Smashing Podcast Episode 65 Featuring Alex Older: How Do You Organize a Grassroots Conference?

Smashing Podcast Episode 65 Featuring Alex Older: How Do You Organize a Grassroots Conference?

Drew is a seasoned Staff Engineer with a focus on Frontend at Snyk. He is also a co-founder of Notist and the compact content management system, Perch. Before this, … More about Drew ↬

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In this discussion, we delve into the organization of grassroots conferences and meet-ups. What does it entail to set up a small-scale industry event for your community? Drew McLellan engages in a conversation with WDC’s Alex Older to uncover the details.

Please note: This episode of The Smashing Podcast is not sponsored by any entity. However, our guest, Alex, has kindly provided listeners with a 10% discount on tickets to WebDevConf. If you can make it to Bristol for the conference, visit for tickets and use the code 'smashing' to avail your discount. Thanks, Alex!

Drew: Our guest today is a full stack developer and the founder of the development agency, Bluefly Digital, based in the UK. He is also the founder and main organizer of the UK’s longest-running web design conference, WDC, which is now in its 14th year. This makes him an ideal candidate for our discussion today. Besides being a successful developer, business owner, and conference organizer, did you know he invented the pork jam roly-poly? Let's welcome Alex Older. Hi, Alex. How are you?

Alex Older: Hi, Drew. I’m good. I’m smashing.

Drew: That's great to hear. Congratulations on the upcoming 14th year of WDC…

Alex: [inaudible] facts are wrong there.

Drew: My facts are wrong? Oh…

Alex: It might be the 14th event, but it’s been running since 2007.

Drew: Okay. So we should be saying the 14th edition of WDC.

Alex: Yeah. Absolutely.

Drew: Okay. My introduction was incorrect due to my inadequate research, but I think we’ll get away with it. But your 14th edition this October.

Alex: Yes.

Drew: For those unfamiliar, it’s a local event, but its influence is felt across the region and the UK. Correct me if I’m wrong, but you have a day of workshops, followed by a conference day, or at least you have in the past?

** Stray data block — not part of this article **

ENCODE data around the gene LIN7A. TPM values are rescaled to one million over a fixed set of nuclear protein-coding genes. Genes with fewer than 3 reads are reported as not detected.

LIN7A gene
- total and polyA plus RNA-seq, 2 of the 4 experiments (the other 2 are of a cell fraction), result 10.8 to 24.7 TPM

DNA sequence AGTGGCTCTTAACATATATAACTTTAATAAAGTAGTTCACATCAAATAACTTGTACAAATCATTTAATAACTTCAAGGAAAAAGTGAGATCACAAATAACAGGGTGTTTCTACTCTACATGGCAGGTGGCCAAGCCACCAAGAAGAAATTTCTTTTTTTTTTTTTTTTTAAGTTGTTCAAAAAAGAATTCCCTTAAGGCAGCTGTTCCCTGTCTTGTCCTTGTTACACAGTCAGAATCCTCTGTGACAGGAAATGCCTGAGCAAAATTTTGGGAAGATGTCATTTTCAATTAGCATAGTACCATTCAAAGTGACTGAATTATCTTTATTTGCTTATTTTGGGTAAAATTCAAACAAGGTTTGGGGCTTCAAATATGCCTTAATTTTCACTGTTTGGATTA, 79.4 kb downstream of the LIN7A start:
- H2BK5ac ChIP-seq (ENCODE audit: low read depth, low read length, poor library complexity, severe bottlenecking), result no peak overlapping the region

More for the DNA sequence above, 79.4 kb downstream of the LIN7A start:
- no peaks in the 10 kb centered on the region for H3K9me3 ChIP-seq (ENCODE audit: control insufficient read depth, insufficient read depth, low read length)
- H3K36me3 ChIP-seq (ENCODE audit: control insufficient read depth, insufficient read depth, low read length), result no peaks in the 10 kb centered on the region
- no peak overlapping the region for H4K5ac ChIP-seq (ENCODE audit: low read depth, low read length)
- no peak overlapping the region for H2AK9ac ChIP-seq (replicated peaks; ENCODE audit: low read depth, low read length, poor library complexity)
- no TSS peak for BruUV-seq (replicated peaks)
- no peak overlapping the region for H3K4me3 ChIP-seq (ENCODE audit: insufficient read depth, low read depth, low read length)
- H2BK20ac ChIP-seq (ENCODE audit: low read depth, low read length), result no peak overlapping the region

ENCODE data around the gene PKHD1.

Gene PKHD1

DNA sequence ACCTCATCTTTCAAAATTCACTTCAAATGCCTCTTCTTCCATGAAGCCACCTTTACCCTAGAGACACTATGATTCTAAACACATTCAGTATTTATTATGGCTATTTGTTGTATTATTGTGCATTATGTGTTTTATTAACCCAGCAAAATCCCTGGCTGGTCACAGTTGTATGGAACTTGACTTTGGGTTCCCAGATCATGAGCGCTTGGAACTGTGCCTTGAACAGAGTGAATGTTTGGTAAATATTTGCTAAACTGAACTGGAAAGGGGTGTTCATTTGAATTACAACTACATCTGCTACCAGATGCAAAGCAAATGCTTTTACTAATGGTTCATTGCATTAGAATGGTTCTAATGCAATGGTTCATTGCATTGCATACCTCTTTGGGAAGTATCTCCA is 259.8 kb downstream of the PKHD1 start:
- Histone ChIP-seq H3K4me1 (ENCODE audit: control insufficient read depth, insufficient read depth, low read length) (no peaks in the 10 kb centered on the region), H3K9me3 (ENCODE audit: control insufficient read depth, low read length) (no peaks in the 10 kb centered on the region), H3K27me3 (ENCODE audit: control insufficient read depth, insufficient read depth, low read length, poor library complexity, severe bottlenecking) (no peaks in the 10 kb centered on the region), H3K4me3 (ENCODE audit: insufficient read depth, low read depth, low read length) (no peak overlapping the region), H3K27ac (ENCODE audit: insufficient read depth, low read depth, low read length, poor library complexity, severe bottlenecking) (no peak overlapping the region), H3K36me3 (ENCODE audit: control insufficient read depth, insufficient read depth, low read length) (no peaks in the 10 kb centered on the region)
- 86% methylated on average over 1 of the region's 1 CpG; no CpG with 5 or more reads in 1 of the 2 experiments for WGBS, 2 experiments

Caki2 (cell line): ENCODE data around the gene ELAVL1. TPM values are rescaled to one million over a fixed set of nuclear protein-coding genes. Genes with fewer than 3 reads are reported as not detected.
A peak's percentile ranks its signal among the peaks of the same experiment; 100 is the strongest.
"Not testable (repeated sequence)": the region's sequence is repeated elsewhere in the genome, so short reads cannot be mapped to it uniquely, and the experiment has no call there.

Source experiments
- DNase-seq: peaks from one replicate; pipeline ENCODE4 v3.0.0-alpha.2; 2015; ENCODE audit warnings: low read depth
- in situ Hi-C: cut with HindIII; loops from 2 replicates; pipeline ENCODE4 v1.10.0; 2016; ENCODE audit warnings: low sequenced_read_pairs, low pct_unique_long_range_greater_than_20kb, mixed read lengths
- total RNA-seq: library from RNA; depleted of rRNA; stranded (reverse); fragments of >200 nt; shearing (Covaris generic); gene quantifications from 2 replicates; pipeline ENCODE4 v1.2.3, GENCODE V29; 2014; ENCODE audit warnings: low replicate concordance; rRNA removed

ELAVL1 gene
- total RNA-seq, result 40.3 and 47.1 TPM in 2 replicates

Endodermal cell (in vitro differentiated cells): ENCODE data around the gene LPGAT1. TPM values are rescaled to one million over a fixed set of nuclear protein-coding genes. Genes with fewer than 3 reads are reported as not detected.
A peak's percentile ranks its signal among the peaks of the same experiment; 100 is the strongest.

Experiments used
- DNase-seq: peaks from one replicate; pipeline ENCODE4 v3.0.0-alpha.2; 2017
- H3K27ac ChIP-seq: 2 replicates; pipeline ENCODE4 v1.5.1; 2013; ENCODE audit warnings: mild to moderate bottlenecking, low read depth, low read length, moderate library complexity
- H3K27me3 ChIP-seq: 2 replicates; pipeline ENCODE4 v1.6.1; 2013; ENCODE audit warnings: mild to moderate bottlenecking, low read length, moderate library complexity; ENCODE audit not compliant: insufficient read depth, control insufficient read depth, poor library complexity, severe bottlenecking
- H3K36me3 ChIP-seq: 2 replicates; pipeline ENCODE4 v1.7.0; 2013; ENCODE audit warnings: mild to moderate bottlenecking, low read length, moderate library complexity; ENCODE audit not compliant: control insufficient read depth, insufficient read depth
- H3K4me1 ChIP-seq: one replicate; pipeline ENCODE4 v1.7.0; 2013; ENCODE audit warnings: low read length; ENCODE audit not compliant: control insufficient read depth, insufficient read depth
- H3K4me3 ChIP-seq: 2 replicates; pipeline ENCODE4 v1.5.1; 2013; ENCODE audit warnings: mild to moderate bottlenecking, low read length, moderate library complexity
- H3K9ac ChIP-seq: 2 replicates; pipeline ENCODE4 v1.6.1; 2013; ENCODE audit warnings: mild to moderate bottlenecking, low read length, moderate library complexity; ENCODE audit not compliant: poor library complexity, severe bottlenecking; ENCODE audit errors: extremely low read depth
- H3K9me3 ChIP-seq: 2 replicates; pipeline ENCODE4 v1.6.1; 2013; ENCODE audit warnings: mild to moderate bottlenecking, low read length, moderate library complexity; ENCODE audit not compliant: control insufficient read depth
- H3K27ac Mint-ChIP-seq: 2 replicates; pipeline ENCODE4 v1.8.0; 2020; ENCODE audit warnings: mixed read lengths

Alex: We have done in the past. What I’ve found is that, while it’s great to do workshops, it can be quite challenging to find topics that appeal to a broad audience. I’ve seen it work for events and conferences that are very focused in one area. So if it’s a WordPress conference or a design systems conference, a workshop related to that works a lot better than stuff for WDC, because it’s very general.

Drew: Yeah. It’s a broad subject area, isn’t it? So finding enough people who want to focus down on a small bit for a workshop is trickier.

Alex: Yes.

Drew: Yeah. That makes sense. I remember a few years back, I attended one of your workshops, I think it was a node workshop with Jack Franklin, which was great. I learned a lot that day. That was brilliant. These days you’re sticking to just the main conference day?

Alex: Yeah. So last year because of various things, we hadn’t done an event for a few years, so we decided to come back with a bang and do two days, which was nice because it meant we could get lots of people to come and speak for it, and it drew a slightly different crowd as well, which was quite nice. But the organizing headache of it all, I was like, “No, I’m just going to do one day.” It’s a lot nicer just to manage one day with eight speakers than it is to try and manage two days with 16 speakers, because it doubles all the worry.

Drew: Yes. So what was it that spurred you to start this in the first place? Where did the idea come from?

Alex: So I started… This is where I realized how old I am...